A couple of weeks ago I boarded an insanely early flight and headed to Indiana for a few days, courtesy of Maple Leaf Farms. Many of you know that I was born and raised in Indiana and I still have a lot of family in the area, so while Maple Leaf Farms is really a global company they have always felt “local” to me. Most of their contracted farms are in Indiana, as are their plants (there are two, right across the road from each other) and their headquarters. I was drawn to the experience not only because I am a fan of duck, but because it is a company that has put a lot of effort into keeping agricultural jobs in Indiana. I also really wanted to hang out with Chef Sara Moulton, who did some duck cooking demos for the group of bloggers in attendance, and who happens to be an exceptionally wonderful human being. I learned a lot during the trip, not the least of which was that I am too old to keep up the pace with the younger bloggers, who followed up their full, rich days of tours and dining by heading out to hit the Northern Indiana nightlife (I am talking to you, Jenny and Sara). So, I had a great time, but they made me feel old. It happens to the best of us.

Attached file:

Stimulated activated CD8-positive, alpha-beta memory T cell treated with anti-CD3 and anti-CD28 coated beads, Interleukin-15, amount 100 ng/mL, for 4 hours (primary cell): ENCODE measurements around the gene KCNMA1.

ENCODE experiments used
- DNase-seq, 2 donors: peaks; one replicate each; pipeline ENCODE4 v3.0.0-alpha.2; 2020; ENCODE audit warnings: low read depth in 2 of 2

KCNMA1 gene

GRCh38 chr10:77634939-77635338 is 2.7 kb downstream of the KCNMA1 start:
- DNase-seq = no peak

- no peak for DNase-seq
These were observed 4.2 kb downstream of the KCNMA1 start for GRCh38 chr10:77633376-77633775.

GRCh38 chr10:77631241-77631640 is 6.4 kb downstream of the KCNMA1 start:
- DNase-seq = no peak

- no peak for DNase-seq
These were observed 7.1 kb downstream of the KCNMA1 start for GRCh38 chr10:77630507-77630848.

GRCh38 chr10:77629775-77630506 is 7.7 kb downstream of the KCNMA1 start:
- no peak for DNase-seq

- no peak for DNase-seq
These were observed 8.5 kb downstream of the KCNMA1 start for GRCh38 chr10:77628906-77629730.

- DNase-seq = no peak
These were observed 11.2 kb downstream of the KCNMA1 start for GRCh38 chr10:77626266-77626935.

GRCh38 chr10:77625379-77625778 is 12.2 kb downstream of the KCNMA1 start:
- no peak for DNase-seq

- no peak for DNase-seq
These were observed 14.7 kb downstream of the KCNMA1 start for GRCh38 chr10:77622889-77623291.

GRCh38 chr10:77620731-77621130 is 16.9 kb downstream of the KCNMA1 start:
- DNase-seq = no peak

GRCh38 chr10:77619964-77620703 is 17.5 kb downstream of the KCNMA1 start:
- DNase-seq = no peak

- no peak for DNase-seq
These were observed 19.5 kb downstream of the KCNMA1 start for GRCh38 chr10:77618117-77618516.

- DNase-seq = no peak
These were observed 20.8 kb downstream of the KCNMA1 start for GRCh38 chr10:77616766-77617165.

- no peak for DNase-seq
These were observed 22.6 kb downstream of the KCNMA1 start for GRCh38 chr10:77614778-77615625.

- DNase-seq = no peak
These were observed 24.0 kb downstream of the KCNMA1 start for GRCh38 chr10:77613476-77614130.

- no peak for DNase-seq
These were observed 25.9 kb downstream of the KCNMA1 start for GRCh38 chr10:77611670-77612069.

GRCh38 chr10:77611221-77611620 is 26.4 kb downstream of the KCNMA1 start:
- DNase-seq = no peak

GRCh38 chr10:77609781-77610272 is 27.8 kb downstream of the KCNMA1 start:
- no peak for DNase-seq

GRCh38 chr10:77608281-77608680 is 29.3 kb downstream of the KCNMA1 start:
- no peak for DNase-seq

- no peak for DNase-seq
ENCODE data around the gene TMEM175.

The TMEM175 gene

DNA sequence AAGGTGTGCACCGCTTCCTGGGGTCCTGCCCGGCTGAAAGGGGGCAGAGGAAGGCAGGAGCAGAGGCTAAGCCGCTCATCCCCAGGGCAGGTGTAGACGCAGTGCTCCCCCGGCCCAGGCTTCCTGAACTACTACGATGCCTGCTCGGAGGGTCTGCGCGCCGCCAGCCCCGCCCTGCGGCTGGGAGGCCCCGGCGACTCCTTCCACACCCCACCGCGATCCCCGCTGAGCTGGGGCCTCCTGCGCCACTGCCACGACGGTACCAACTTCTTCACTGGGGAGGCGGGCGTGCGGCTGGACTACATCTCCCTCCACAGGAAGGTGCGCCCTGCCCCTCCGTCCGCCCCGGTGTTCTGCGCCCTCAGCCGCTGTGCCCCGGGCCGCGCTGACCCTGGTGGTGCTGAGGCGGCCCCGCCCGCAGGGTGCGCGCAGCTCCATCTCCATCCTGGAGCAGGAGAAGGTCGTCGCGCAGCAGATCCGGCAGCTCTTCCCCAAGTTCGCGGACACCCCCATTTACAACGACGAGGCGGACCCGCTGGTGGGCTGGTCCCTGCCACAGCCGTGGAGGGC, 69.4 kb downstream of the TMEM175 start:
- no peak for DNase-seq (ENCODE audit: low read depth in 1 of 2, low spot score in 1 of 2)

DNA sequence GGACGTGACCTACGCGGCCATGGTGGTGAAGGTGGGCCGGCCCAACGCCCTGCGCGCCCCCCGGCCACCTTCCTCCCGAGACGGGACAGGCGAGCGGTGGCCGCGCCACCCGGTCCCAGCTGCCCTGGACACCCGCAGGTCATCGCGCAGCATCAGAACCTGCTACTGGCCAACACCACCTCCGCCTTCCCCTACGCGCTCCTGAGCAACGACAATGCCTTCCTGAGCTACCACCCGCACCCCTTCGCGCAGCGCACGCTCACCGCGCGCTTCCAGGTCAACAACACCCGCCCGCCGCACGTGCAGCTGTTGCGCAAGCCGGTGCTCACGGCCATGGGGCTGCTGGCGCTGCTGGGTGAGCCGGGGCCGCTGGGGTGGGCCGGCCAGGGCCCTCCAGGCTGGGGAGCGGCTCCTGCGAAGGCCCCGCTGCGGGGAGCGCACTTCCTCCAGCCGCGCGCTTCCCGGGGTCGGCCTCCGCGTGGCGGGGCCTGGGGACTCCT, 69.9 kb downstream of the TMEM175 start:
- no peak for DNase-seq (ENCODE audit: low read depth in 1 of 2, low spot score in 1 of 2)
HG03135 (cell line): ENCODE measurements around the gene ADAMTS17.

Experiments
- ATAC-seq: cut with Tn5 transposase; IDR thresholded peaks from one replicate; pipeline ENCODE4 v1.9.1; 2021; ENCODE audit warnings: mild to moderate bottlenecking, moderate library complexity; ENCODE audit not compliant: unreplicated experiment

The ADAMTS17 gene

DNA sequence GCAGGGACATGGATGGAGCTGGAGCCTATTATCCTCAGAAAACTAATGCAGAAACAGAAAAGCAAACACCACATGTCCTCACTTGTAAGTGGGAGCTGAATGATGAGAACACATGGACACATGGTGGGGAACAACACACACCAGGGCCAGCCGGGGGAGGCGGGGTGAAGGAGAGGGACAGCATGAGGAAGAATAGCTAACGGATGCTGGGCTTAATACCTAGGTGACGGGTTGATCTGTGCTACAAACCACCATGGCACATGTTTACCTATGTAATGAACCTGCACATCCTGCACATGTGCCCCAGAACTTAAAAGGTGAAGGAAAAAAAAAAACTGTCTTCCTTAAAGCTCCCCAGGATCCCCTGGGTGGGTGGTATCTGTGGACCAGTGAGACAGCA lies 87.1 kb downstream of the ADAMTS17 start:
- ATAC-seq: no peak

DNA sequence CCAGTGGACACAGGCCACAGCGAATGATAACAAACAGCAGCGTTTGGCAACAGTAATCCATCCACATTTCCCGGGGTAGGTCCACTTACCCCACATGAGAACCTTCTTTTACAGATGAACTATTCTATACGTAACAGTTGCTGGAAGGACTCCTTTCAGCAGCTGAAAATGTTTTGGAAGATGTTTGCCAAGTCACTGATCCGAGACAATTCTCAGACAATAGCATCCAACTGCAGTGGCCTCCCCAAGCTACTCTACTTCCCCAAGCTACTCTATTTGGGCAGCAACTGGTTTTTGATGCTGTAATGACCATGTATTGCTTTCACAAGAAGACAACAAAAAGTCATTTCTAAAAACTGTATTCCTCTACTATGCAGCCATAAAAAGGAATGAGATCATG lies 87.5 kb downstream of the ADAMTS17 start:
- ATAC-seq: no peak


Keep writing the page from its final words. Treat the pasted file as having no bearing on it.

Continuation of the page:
One of the key refrains during the visit was that Americans tend to view duck as difficult to cook and/or something that is only for special occasions. Few people have grown up cooking duck, which makes it seem intimidating or mysterious. In fact, duck is pretty straightforward and versatile, and the key mindset with duck breasts is that you need to think of them more like a steak than a chicken. Duck is a red meat and it can be served rare, just like a steak. Is it dangerous? Not any more dangerous than any other piece of rare meat–in fact, one of the highlights of the trip was a five-course duck dinner prepared by Master Chef Dale Miller. My favorite dish–and that was a high bar, because it was an excellent, inventive meal–was a lightly seared duck carpaccio with horseradish aioli, fried capers, and parmesan. So yes, it was raw duck, and it was amazing.